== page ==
Dr. Douglas Hornsby is currently a member of the North Bay Village Commission, but the NBC6 Investigators have learned multiple agencies are evaluating if he is eligible to serve.
In July, Miami Dade Elections wrote Hornsby a letter informing him that “your voter registration is ineligible… your name has been removed from the voting system…” The letter from the head of the Elections Department, Christina White, informed Hornsby that he was ineligible to vote from the time he first registered in Florida in 1998.
In May, we first reported on the growing controversy involving Hornsby. He revealed at a commission meeting that he had a felony drug conviction. And he alleged he was being blackmailed.
“This is somebody on the outside trying to get me,” he told the audience in the recorded meeting.
FDLE told us it’s investigating that claim.
The NBC 6 Investigators found the documents Hornsby signed when he twice registered to vote in Florida. On both occasions, he marked he wasn’t a convicted felon.
Records show Hornsby’s voting rights were restored in Tennessee in 2005.
Hornsby filled out a new application in Florida after getting the letter from Miami-Dade County. He was issued a new voter card in mid-July.
When questioned by NBC 6 Investigator Willard Shepard, Hornsby wouldn’t respond instead he continued on his way into a commission meeting to take his seat on the dais—a place where for the last 11 months he has been voting on important matters like the budget and future development projects.
Some residents are calling for the circus to stop in their traditionally quiet village by Biscayne Bay.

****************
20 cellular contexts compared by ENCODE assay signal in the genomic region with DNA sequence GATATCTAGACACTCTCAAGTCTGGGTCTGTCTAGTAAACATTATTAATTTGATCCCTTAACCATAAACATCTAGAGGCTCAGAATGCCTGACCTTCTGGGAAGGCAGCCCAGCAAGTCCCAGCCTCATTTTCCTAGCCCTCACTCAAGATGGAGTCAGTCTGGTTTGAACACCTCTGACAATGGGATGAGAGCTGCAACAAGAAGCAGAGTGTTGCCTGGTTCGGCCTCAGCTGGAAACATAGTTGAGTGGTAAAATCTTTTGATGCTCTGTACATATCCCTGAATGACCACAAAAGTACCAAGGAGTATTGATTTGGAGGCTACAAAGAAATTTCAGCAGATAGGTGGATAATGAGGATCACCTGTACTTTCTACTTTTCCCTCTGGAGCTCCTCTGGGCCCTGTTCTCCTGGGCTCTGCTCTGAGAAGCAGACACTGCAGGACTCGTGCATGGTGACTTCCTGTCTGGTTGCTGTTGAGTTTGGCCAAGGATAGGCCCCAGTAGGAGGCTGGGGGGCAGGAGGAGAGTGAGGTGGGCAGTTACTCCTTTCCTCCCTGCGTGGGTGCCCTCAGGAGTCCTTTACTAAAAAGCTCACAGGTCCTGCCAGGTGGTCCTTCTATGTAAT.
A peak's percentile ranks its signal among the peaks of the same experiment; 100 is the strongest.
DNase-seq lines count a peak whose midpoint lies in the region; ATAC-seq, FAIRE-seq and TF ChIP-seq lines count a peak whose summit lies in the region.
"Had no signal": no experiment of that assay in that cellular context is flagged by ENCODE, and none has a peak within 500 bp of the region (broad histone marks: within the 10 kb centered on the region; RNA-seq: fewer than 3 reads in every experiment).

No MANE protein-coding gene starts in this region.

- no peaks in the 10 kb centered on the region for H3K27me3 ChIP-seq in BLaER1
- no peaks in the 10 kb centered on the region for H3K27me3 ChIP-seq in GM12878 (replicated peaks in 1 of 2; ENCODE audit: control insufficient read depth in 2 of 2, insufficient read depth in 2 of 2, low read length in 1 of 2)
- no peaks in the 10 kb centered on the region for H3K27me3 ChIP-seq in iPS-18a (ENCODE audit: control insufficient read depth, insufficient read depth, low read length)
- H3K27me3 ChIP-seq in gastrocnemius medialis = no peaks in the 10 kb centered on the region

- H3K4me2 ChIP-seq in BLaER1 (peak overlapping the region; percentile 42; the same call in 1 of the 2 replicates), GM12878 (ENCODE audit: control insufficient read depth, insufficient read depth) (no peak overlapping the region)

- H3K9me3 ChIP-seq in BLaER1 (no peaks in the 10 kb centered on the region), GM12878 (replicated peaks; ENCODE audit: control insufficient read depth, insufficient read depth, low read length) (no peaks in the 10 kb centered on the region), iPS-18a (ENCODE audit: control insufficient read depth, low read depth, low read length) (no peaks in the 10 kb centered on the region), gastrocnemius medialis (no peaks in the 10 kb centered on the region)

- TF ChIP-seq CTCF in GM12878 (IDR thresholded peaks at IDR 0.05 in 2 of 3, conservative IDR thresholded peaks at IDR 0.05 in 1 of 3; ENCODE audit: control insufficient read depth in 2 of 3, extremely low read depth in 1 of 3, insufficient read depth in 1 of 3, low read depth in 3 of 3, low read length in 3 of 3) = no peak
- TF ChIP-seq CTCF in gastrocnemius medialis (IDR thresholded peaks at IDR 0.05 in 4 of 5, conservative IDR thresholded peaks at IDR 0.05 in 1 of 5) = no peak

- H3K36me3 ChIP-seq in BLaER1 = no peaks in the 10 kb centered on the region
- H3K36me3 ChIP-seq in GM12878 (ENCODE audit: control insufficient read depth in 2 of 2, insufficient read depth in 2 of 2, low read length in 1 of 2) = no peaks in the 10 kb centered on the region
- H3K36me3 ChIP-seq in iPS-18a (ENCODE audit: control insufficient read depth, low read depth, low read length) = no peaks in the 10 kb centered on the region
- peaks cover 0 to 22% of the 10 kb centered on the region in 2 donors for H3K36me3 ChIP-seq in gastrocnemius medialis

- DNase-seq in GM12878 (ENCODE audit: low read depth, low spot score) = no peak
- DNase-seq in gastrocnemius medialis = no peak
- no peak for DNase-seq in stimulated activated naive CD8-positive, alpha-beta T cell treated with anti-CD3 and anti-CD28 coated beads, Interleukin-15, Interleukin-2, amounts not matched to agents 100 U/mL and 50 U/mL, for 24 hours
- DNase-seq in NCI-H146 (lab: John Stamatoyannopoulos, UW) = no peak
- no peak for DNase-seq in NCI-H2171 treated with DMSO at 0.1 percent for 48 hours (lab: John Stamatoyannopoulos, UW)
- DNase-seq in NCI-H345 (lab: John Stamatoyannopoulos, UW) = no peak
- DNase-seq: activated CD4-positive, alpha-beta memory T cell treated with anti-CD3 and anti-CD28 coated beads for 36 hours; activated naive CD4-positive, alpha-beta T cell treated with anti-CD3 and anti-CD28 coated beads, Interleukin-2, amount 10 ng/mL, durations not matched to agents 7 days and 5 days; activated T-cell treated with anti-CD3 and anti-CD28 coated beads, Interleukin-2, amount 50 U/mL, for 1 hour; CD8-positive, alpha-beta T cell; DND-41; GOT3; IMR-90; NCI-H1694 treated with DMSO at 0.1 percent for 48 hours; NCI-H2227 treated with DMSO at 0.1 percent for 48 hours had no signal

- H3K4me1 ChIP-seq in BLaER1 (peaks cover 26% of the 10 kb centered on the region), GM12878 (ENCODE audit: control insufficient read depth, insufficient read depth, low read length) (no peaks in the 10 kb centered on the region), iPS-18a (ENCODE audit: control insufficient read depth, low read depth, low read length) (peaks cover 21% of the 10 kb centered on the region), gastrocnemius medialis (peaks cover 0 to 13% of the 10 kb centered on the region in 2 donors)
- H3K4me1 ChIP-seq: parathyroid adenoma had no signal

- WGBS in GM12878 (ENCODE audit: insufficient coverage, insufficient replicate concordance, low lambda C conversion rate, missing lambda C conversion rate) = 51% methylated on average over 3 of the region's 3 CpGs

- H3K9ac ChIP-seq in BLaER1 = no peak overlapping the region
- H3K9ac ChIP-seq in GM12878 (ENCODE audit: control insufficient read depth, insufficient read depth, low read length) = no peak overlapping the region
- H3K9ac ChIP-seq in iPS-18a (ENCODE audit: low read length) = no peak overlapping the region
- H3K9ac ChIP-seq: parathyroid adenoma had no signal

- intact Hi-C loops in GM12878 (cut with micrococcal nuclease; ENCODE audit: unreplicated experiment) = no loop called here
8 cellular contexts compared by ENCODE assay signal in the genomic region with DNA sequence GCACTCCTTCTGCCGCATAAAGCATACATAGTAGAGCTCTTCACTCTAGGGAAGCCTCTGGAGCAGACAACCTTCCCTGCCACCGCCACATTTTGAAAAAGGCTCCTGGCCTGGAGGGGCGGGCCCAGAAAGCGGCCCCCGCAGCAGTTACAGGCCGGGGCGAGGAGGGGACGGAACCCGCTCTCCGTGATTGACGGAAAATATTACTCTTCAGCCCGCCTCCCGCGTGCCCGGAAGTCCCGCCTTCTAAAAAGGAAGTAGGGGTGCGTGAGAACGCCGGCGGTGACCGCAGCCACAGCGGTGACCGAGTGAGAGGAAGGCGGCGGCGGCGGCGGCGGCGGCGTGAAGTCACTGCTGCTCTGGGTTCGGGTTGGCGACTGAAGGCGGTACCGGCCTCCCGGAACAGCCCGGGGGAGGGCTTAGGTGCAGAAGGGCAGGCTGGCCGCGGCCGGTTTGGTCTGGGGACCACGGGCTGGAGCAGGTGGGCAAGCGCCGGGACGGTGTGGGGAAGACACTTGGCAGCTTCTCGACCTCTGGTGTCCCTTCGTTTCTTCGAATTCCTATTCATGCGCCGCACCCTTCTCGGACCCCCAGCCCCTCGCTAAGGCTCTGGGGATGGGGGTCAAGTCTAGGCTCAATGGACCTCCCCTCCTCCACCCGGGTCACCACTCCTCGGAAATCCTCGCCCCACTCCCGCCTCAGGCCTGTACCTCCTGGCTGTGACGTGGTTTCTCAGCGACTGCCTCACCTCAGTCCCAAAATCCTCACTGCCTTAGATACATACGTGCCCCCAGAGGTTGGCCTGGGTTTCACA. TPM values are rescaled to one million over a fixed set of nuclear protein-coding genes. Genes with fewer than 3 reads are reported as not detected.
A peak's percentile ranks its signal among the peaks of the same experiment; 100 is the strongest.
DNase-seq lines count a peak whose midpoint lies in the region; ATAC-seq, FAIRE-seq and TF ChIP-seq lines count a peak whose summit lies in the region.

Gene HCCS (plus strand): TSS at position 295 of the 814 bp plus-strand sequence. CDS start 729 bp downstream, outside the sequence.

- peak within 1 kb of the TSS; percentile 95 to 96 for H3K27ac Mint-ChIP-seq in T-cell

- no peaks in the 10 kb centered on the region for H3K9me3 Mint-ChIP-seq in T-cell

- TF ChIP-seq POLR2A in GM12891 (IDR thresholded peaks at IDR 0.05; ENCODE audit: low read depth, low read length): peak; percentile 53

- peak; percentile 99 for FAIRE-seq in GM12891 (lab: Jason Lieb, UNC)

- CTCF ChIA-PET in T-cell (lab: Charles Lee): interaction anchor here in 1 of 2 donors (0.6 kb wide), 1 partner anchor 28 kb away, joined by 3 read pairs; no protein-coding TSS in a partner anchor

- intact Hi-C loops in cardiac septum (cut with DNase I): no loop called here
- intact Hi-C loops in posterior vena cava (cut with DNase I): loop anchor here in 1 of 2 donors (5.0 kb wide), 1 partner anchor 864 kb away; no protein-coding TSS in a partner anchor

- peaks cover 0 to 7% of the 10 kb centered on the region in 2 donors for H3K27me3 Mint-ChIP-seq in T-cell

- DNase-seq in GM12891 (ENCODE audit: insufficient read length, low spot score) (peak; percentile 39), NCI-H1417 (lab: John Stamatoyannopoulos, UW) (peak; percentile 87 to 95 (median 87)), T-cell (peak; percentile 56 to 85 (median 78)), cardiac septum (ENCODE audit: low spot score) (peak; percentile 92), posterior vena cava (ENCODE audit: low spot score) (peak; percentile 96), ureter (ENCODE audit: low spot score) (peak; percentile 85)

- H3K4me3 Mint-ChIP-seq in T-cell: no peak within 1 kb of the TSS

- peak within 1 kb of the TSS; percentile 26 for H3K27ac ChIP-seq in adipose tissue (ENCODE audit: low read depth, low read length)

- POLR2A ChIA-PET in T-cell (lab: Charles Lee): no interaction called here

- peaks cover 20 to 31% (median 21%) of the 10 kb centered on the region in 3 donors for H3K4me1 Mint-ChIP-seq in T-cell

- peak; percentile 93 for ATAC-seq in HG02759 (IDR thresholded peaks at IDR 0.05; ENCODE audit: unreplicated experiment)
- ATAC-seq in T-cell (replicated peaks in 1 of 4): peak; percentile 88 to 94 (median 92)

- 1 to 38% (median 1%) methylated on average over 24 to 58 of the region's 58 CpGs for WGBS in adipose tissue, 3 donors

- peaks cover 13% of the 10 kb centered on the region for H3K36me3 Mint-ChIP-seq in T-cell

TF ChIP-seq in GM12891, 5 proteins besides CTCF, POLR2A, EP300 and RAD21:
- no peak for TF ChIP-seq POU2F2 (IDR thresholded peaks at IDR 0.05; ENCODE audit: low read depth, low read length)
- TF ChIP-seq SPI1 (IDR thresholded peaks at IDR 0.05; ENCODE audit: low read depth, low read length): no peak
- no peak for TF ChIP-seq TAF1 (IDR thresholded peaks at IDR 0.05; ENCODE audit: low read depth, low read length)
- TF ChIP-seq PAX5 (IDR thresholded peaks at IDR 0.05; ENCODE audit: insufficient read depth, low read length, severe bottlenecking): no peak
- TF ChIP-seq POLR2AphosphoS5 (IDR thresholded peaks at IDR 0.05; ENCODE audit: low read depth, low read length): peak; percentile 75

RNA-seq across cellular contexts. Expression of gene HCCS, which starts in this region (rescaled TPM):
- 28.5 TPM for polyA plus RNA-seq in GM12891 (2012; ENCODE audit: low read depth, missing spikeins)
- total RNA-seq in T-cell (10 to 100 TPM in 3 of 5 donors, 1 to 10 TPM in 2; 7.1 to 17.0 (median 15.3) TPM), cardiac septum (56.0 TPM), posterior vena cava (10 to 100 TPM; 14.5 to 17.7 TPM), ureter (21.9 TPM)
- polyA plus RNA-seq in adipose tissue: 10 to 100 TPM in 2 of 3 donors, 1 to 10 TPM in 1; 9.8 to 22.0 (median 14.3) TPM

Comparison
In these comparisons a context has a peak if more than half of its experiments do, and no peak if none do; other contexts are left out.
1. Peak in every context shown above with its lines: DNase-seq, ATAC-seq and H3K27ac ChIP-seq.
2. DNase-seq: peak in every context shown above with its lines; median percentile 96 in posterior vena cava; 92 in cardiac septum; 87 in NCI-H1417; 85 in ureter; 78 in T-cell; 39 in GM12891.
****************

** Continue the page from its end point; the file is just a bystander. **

“In this moment, it’s not my commissioner,” resident Raul Turo said.
He’s one of five people suing in an effort to get Hornsby removed. Toro also filed a complaint with the Miami-Dade Ethics Commission.
“That chair belongs to people,” Toro said. “Don’t lie and he lied to us.”
The controversy over Hornsby has divided a community normally known for its stunning water views and not turmoil at the North Bay Village Hall.
It also appears to have cost the Village Attorney his job. Robert Switkes advised the commission in the spring to reaffirm Hornsby’s role on the commission because of the brewing controversy about his eligibility to vote. Switkes was fired by the commission Tuesday. Hornsby was the only commissioner who voted to keep him. In a parting shot, Switkes told the commission he was being retaliated against for informing police about the blackmail allegations. North Bay Village Mayor Connie Lee Kreps denies that was the reason he was fired from serving the village.
Former state prosecutor Herbert Erving Walker, III looked at all the documents collected by the NBC 6 Investigators. He believes White’s decision that Hornsby was not a registered voter at the time he took office in January means he shouldn’t be able to serve.
“It would seem to me that letter from Elections Director White to Mr. Hornsby is the smoking gun and results in Mr. Hornsby making a false and perjured statement to the Miami-Dade Board of Elections,” Walker said.
“Everything he did as a commissioner while sitting on the commission, every election, and every vote that he took would be null and void,” Walker says.
That’s exactly what Mayor Kreps is worried about.
“If it’s determined that he’s not valid or illegally sitting on the Commission, then we’re going to have some work to be done and review all those votes that were taken,” the Mayor said.
Hornsby’s attorney, Bruce Fleisher, said he can’t discuss the situation because of the pending litigation.
Two of the Commissioners, Eddie Lim and Andrea Jackson, in May voted along with Hornsby to keep him on the Commission after he told them about the drug conviction.
Jackson told us “no comment.” Lim never responded to our request for his input.